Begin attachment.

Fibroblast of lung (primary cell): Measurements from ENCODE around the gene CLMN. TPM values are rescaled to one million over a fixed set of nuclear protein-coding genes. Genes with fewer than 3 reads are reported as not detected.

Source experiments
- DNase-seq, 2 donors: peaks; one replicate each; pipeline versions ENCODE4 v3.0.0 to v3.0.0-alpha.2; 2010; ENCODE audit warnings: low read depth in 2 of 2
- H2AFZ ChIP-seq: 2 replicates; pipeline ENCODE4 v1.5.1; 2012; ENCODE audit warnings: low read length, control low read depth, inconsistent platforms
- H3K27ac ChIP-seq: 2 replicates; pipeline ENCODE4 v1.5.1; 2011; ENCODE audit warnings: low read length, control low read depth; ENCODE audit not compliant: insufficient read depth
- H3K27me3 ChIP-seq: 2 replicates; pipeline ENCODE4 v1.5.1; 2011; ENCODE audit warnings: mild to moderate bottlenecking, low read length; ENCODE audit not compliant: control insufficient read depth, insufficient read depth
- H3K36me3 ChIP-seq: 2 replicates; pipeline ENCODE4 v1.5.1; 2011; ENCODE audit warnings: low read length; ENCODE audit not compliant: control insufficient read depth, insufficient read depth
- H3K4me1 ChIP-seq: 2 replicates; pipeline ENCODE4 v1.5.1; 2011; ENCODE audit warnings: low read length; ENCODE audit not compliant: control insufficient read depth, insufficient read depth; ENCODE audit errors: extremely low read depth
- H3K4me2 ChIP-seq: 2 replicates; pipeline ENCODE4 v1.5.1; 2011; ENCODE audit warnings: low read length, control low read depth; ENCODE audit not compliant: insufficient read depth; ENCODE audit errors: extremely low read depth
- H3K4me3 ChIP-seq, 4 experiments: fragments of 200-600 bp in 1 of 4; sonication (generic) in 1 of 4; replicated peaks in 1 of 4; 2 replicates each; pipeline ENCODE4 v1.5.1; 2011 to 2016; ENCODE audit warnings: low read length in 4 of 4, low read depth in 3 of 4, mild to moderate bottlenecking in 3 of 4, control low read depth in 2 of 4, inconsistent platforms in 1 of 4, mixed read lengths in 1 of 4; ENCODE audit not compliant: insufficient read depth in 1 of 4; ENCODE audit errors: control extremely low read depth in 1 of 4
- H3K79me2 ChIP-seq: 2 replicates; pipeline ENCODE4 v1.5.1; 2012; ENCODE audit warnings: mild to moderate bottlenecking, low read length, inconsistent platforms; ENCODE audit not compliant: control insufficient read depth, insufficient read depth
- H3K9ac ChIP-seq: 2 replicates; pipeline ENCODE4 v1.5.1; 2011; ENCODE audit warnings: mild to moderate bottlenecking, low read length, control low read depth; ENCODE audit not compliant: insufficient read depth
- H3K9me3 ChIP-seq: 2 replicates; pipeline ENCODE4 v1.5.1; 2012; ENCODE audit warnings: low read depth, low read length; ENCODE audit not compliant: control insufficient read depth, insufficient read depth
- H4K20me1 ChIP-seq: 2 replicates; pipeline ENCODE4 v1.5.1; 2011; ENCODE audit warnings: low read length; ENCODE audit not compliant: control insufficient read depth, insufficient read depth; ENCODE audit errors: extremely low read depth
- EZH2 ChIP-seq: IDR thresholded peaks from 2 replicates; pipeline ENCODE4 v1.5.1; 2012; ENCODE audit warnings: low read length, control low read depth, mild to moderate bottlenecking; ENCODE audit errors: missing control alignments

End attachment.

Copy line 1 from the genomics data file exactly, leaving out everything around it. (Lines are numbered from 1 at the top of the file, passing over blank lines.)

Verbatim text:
Fibroblast of lung (primary cell): Measurements from ENCODE around the gene CLMN. TPM values are rescaled to one million over a fixed set of nuclear protein-coding genes. Genes with fewer than 3 reads are reported as not detected.